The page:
Women's wrestling is in the news this year. In the 2004 Olympic games in Athens, it will be a featured sport for the first time. But for young women interested in pursuing the sport, challenges still abound. GIRL WRESTLER follows Tara Neal, a Texas teenager who rocks the establishment by insisting that girls and boys should be able to wrestle on the same mat. The film follows a crucial period in Tara's wrestling career—the last year that she is allowed to wrestle boys under state guidelines. Once she enters high school, her opportunities to compete will disappear. Because so few girls choose to wrestle, and she won't be allowed to wrestle boys, Tara will have no one to wrestle with. From allegations of referee bias against girl wrestlers to coaches who proclaim their vehement hatred of Title IX (the federal statute that grants women's athletics proportionality in public schools), GIRL WRESTLER personalizes the clash of gender and sport and, in particular, the policy debates over Title IX. Tara navigates the same environment of hostility that produced the 2002 lawsuit filed by the National Wrestling Coaches Association against the Department of Education to repeal Title IX.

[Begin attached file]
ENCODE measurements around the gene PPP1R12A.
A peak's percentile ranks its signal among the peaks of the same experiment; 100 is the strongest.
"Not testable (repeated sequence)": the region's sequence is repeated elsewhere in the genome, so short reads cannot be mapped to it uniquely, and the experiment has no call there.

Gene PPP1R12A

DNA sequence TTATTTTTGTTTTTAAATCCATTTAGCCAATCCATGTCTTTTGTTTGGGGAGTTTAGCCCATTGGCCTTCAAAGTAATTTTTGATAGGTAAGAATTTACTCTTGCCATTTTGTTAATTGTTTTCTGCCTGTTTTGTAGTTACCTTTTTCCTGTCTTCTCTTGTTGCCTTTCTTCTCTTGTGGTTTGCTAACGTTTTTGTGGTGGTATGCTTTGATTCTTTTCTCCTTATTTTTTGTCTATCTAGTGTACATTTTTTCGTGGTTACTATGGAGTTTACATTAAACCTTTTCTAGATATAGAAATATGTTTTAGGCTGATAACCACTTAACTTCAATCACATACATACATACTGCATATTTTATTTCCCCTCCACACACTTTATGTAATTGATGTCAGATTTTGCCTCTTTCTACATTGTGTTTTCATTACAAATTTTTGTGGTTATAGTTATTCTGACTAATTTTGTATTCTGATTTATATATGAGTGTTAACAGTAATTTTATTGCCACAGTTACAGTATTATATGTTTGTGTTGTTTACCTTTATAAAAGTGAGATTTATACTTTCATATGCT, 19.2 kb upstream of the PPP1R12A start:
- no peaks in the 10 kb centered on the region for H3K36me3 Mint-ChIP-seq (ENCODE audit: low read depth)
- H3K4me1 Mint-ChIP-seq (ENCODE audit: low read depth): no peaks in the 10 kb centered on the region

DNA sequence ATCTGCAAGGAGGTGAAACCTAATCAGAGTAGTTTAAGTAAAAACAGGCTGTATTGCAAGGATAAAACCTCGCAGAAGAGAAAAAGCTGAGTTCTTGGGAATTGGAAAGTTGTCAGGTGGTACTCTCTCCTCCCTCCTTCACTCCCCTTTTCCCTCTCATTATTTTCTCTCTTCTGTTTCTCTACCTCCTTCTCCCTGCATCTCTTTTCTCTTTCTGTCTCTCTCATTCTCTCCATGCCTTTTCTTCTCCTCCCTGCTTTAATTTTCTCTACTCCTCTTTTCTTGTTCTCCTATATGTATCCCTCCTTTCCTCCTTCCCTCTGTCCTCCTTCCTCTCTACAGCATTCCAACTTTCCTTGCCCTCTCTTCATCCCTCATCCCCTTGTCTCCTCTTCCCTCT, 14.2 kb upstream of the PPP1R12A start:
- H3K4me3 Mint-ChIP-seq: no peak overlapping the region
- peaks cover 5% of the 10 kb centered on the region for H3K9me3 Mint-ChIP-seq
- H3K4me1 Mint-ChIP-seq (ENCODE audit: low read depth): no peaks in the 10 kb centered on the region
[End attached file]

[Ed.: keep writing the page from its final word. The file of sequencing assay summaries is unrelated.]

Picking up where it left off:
Over the course of the season, Tara faces off-the-mat challenges that will affect her wrestling career, from her body to her family. While boys who wrestle develop eating disorders on a much larger scale than non-wrestling boys, the pressure and consequences of dietary restrictions for girls who wrestle are perhaps even more significant, as their bodies are rapidly maturing and under such cultural scrutiny. During the course of the film, Tara experiments with fasting and running in the heat in order to lose weight, but eventually makes the healthy decision to accept her weight and compete at whatever weight she is. The documentary also chronicles her relationship with her divorced parents, as Tara struggles with her father's expectations and her increasing desire to become less dependent on her parents.